So, if Ken Livingston is elected in 2012, and assuming that no other capital changes colors, there will be a draw 13-13 instead of the actual 14-12 in favor of center-right.
    (Again my Euro-statistics frenzy!!)

  5. Boris appears out now, campaigned against an official labour candidate for the mayor of tower hamlets

    stupid way to end your career

  6. Thanks Anthony.

    Based on the part of the the YouGov poll that gives Labour a 4% lead in London is there any analysis of how many MPs the parties would have in London if this was replicated in a General Election, including individual seat losses/gains?

    I realise of course that there will always be individual exceptions to any London swing to Labour eg Simon Hughes would likely hold in Bermondsey due to his personal vote.

  7. @ Ianrobo – I think you mean Ken rather than Boris … but do you really think that Ken would be that stupid? I spose we’ll just have to wait and see.

  8. Much more plausible than the much bigger gaps in the two ComRes polls. Boris was basically lucky to win last time because the election was at the time of maximum Labour unpopularity. He does have the advantage though that his weak tube rating will hurt him less in the tube-free outer boroughs like Bromley – and these are his strongest areas of support.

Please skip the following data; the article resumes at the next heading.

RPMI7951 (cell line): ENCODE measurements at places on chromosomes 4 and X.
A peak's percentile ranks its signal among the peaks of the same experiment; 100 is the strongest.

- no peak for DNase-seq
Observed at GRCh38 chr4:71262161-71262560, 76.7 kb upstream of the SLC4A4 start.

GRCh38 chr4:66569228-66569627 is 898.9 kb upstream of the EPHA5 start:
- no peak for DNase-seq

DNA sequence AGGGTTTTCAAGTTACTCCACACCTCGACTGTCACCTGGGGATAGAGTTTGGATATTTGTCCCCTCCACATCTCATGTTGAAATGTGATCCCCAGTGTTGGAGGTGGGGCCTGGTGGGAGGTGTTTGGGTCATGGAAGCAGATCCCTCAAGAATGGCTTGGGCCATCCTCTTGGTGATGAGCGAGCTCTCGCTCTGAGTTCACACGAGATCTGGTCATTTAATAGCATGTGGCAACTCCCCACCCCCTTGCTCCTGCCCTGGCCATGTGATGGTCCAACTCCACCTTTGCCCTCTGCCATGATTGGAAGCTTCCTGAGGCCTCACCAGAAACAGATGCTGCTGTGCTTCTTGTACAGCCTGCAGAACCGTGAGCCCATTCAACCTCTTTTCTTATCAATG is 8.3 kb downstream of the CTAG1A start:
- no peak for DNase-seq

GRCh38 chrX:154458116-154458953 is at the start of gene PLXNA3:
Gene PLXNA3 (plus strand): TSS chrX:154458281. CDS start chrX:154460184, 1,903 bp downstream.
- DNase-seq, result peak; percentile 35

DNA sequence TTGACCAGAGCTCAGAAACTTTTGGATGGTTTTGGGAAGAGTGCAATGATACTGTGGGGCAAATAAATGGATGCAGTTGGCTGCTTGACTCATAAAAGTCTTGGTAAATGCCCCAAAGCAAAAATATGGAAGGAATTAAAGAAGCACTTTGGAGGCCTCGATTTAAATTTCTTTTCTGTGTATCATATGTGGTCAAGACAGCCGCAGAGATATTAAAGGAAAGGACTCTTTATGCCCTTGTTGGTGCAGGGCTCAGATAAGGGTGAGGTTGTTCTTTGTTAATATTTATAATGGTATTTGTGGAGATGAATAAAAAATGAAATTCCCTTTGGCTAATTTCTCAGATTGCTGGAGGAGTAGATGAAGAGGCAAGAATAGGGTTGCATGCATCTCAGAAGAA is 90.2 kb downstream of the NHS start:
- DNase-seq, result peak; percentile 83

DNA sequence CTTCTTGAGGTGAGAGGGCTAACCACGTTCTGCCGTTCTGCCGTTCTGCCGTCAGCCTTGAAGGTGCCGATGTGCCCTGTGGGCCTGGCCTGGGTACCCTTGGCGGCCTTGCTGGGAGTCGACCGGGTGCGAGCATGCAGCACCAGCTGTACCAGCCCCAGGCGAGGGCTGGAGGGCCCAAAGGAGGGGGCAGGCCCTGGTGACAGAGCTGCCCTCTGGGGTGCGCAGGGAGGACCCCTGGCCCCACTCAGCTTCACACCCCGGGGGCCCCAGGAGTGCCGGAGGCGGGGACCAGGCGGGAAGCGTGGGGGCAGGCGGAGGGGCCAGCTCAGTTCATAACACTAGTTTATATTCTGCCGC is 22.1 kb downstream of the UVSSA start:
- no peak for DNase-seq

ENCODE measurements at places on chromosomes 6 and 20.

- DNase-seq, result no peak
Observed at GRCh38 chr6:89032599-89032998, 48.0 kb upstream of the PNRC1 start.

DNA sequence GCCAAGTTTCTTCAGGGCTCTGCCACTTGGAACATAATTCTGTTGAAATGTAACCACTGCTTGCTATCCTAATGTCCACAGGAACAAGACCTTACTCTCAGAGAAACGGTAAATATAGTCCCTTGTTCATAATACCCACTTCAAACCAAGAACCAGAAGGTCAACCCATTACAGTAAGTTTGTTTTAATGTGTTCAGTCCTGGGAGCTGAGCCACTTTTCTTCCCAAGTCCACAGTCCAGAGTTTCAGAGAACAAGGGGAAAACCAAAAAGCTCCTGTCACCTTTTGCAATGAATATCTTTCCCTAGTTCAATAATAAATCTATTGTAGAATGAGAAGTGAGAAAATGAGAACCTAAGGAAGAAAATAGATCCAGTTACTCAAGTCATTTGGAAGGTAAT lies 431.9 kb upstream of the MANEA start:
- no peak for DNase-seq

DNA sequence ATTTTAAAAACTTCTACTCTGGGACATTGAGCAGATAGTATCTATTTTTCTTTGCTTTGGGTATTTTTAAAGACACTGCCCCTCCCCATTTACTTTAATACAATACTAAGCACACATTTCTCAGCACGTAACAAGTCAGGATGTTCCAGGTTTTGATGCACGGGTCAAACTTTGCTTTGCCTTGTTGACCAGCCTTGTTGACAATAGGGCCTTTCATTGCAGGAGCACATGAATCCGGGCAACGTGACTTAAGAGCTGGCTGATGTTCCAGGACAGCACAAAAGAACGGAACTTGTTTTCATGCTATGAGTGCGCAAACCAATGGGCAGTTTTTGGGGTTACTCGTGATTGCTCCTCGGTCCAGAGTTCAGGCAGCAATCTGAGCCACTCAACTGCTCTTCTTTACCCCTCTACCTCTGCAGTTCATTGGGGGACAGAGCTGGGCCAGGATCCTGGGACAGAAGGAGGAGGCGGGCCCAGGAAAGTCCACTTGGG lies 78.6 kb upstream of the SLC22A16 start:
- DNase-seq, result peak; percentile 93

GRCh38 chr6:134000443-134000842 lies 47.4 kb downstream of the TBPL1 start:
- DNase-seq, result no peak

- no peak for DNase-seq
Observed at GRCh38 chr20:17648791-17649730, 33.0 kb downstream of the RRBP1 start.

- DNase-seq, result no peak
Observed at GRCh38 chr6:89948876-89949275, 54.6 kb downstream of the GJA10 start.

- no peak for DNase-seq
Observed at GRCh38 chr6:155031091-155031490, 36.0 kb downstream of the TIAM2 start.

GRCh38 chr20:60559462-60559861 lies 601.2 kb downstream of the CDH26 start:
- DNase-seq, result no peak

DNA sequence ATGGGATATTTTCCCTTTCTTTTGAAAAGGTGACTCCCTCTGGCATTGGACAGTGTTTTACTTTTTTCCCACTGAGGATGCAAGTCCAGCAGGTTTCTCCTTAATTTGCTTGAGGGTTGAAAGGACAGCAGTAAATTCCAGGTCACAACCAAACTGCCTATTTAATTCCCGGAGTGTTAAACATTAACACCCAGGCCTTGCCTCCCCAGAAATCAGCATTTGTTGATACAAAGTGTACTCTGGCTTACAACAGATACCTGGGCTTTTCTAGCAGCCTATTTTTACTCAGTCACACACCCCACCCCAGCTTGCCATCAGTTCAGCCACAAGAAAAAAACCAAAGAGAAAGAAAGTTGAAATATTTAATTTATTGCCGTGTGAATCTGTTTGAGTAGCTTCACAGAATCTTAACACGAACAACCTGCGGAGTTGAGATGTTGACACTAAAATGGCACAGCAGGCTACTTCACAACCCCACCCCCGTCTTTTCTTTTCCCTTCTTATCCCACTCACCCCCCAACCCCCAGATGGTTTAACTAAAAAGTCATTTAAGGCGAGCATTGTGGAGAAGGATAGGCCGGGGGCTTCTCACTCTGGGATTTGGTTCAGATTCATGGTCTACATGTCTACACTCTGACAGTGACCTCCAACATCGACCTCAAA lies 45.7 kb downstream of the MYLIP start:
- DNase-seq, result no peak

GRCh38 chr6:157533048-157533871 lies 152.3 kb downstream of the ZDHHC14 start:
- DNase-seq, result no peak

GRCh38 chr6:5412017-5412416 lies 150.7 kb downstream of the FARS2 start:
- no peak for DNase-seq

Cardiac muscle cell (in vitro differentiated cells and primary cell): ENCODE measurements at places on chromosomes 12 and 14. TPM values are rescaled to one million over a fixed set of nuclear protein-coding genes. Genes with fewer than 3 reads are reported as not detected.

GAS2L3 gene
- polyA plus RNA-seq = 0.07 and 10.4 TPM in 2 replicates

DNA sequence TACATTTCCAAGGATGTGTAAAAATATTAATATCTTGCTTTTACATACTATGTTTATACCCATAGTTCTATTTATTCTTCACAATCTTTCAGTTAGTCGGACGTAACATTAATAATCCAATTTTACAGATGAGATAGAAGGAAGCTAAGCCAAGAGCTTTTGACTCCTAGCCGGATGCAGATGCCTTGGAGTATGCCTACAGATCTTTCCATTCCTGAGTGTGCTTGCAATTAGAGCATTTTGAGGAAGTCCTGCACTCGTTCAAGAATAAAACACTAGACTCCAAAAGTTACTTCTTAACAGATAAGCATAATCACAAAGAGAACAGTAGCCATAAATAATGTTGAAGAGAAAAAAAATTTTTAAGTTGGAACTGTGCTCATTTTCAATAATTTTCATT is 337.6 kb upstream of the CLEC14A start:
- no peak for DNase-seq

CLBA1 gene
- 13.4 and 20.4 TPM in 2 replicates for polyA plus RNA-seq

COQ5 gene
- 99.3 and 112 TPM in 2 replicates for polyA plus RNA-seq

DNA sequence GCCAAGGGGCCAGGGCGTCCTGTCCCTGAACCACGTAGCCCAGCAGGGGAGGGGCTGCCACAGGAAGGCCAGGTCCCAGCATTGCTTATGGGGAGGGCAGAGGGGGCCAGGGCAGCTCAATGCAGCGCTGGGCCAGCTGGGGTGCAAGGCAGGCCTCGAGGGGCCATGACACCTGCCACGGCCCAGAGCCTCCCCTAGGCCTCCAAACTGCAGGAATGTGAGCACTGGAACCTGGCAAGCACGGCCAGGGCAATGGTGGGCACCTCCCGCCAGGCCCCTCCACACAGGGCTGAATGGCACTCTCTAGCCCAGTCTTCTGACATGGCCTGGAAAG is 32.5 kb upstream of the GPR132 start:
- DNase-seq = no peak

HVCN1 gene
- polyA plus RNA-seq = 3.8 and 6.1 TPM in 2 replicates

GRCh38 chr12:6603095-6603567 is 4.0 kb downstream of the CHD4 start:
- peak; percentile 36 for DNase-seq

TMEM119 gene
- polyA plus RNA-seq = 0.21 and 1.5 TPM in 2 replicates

The smaller London swing in the figures for national voting may just be the reflection of better Labour election organisation in May and so a higher base to start from. As I keep on boring you with, 33 of the 48 largest CLP membership are in London.

    The straight choice question between Boris and Ken still gives Boris a 46% – 41% lead, but if you factor in the people who would prefer Boris as Mayor, but would vote for Ken (hey, don’t shoot the messenger) it goes down to 45%-42%. With Labour’s superior organisation in London, that looks even to me at the moment.

    The Lib Dems have put off choosing their sacrificial victim for up to a year, so it may be a while before definitive polling can be done, but I suspect the election is for Labour and Ken to lose (which will be a pity for all of us looking forward to those Boris Olympic embarrassments – in both sense of Olympic)